The RCMP is investigating allegations of fraud associated with the development of the pandemic-era border app ArriveCan, RCMP Commissioner Mike Duheme has confirmed to CTV News.

"I can confirm with you Vassy we've received multiple referrals to investigate on ArriveCan, and we are investigating," Duheme said in an interview with CTV News Channel’s Power Play.

The RCMP had previously confirmed it was investigating broad allegations about improper contracting after the Canada Border Services Agency referred the issue to the national police force early last year.

The Commissioner told host Vassy Kapelos the ArriveCan investigation is an expansion of the initial one, launched in January of 2023.

"It's an expansion," Duheme said. "It's several referrals, but they're all pointing us toward the same direction."

Last month, Conservative Party Leader Pierre Poilievre had written to the RCMP asking for an investigation into ArriveCan and the contracting surrounding it.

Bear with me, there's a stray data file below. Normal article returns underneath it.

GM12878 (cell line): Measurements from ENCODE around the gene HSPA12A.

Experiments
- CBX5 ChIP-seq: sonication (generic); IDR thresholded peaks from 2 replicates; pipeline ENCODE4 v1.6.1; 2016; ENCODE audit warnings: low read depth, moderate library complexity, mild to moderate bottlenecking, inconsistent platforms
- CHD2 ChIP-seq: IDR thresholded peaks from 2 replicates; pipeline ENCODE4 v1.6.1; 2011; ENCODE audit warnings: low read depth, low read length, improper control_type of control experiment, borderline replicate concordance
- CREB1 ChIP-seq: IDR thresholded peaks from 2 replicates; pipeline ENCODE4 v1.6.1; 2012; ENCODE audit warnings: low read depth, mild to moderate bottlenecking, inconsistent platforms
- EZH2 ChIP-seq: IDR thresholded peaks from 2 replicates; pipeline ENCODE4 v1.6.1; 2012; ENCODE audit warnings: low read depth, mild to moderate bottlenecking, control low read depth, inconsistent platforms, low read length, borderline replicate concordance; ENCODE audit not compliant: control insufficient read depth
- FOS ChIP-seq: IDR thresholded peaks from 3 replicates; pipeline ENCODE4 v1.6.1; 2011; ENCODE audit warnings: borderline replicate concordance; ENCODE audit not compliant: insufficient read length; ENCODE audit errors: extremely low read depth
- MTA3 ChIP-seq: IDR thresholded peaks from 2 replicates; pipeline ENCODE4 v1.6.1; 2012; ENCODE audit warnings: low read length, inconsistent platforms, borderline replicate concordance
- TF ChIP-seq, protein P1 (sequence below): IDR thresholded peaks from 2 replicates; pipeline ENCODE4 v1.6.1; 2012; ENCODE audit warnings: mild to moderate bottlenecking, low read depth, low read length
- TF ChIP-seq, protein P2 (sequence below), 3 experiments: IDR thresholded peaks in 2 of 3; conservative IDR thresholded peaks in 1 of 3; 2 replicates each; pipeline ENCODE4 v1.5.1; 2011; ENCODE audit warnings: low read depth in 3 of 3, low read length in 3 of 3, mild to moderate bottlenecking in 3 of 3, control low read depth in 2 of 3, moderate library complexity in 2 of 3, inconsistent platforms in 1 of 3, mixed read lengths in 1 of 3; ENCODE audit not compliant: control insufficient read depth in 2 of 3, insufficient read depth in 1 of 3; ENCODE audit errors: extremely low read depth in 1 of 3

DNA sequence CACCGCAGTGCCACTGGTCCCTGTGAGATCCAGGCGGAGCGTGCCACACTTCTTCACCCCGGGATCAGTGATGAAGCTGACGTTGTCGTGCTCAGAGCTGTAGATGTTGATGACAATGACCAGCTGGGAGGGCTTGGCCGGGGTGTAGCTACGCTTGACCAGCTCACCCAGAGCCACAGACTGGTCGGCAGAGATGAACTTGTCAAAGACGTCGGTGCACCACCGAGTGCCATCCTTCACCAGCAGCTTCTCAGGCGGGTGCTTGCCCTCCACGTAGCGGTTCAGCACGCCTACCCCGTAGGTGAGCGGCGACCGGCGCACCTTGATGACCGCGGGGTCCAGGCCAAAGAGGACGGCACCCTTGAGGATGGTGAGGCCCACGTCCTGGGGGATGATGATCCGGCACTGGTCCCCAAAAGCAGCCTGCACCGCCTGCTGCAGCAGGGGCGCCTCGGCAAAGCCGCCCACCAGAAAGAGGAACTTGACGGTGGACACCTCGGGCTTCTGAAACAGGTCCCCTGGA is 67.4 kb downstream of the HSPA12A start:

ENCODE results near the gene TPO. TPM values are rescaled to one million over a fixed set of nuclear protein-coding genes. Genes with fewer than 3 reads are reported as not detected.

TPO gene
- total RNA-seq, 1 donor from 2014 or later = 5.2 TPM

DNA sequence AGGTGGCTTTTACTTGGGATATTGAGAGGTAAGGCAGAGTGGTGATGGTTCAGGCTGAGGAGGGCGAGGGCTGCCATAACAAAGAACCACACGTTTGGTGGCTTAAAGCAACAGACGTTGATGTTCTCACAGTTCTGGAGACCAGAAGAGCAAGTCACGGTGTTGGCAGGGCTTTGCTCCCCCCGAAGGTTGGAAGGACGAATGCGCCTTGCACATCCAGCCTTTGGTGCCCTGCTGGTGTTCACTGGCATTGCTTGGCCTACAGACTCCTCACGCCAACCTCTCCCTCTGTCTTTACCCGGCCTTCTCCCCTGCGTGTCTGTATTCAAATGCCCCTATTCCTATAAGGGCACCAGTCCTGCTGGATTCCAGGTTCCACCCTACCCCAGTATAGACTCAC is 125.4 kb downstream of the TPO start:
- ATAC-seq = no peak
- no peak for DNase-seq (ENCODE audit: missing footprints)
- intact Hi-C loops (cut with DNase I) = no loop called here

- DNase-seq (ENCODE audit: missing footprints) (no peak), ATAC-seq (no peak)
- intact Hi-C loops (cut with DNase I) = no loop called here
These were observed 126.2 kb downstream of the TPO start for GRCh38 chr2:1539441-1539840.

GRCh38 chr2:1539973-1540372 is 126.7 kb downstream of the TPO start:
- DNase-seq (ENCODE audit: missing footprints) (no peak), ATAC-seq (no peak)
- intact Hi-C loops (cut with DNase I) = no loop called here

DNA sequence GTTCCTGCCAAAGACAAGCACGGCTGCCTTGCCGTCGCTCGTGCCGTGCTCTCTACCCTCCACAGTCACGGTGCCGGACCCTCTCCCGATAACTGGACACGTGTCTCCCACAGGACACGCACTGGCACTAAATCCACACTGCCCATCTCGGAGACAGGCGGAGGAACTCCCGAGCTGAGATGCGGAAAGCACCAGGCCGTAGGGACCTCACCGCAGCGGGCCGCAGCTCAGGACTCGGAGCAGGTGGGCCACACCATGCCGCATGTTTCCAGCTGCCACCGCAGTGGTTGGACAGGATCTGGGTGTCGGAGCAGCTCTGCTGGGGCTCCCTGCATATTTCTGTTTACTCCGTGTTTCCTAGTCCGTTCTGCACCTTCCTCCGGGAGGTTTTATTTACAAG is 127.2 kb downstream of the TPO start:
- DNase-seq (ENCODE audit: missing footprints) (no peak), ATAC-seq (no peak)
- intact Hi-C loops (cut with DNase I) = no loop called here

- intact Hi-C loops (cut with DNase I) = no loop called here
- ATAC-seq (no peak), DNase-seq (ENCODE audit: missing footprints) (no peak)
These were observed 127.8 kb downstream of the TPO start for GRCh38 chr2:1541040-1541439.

That ask came after Canada's Auditor General released the results of her investigation into ArriveCan.

Karen Hogan concluded that those involved in the contracting, development and implementation of the controversial ArriveCan application showed a "glaring disregard" for basic management practices.

She estimated the cost of the app had ballooned from $80,000 to nearly $60 million dollars, but couldn't be sure of the exact total because of a lack of record keeping.

Duheme said he could not provide a timeline for when the investigation would conclude or charges could be laid.

"What I can share with you right now is we're doing everything we can to move this forward in a timely manner," Duheme told Kapelos.

"We're going to do a thorough investigation into the matter and make sure that if there are charges to be laid, we will lay appropriate charges."

With files from CTV News' Senior Digital Parliamentary Reporter Rachel Aiello